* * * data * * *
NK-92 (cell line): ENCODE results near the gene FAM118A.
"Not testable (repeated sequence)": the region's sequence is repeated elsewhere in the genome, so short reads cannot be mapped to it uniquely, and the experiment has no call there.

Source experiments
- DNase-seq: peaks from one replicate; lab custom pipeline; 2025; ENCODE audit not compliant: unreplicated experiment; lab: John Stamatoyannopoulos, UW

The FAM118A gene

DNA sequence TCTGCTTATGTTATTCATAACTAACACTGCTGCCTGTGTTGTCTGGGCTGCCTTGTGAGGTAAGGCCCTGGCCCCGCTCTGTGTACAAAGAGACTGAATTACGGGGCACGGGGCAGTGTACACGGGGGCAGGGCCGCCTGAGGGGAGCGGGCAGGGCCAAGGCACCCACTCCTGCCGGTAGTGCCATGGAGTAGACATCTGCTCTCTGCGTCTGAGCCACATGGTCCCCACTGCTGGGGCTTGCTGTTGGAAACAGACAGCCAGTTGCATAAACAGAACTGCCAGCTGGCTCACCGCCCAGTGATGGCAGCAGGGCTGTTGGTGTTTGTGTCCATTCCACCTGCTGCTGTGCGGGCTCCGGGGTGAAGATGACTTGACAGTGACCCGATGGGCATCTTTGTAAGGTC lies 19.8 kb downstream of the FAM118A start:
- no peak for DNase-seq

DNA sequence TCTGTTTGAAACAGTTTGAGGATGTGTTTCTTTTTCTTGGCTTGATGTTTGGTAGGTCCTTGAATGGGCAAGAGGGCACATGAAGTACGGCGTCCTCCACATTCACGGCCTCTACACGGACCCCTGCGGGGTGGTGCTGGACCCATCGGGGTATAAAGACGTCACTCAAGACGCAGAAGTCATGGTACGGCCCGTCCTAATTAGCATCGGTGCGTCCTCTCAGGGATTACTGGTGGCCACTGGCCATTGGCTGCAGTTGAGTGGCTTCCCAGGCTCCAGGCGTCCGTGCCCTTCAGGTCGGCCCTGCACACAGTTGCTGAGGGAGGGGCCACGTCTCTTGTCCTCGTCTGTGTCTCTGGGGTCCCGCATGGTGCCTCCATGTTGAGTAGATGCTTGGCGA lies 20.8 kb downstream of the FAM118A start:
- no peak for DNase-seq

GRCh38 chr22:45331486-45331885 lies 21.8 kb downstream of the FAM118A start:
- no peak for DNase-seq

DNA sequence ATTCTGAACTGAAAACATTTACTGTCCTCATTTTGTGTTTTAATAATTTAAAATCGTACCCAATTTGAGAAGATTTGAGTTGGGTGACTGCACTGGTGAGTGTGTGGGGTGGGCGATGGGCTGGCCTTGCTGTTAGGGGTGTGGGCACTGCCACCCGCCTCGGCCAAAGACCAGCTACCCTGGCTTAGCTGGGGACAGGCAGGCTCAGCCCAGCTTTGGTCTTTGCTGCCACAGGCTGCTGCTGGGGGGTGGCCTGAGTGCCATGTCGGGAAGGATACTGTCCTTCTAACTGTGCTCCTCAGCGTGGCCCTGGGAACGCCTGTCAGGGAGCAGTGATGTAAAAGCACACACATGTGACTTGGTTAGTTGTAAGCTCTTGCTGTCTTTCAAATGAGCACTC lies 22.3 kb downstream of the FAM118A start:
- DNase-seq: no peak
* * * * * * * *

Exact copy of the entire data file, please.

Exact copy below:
NK-92 (cell line): ENCODE results near the gene FAM118A.
"Not testable (repeated sequence)": the region's sequence is repeated elsewhere in the genome, so short reads cannot be mapped to it uniquely, and the experiment has no call there.

Source experiments
- DNase-seq: peaks from one replicate; lab custom pipeline; 2025; ENCODE audit not compliant: unreplicated experiment; lab: John Stamatoyannopoulos, UW

The FAM118A gene

DNA sequence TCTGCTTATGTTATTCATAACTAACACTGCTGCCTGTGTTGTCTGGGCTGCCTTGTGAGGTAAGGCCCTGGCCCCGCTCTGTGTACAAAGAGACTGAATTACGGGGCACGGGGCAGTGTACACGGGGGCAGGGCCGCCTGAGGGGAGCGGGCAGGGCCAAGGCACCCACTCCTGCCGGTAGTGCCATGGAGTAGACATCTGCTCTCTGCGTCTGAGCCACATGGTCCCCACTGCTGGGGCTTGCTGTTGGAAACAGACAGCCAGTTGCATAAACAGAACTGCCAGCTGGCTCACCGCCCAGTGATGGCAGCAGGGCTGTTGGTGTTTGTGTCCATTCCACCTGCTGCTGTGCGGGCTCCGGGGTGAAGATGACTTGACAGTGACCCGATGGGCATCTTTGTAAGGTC lies 19.8 kb downstream of the FAM118A start:
- no peak for DNase-seq

DNA sequence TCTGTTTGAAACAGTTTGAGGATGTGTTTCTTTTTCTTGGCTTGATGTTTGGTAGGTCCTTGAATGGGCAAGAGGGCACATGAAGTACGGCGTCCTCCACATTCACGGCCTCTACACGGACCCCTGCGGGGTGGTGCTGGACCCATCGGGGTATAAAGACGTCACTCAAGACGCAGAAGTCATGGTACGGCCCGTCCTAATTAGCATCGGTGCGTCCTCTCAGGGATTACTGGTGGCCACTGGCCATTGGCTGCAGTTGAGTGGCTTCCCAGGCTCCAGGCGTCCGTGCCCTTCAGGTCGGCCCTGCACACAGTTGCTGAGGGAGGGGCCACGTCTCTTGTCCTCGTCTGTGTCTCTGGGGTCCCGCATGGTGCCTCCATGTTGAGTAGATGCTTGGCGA lies 20.8 kb downstream of the FAM118A start:
- no peak for DNase-seq

GRCh38 chr22:45331486-45331885 lies 21.8 kb downstream of the FAM118A start:
- no peak for DNase-seq

DNA sequence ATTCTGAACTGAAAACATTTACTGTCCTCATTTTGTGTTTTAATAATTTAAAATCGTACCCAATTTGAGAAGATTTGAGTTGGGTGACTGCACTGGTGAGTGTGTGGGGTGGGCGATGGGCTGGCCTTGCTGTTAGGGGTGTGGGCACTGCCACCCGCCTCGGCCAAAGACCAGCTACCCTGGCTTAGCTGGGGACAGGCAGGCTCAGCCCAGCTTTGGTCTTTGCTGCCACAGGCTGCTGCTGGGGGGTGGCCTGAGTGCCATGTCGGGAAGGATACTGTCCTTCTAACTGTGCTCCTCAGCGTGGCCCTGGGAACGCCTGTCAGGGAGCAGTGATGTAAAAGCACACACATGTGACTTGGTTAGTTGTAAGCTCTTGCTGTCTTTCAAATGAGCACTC lies 22.3 kb downstream of the FAM118A start:
- DNase-seq: no peak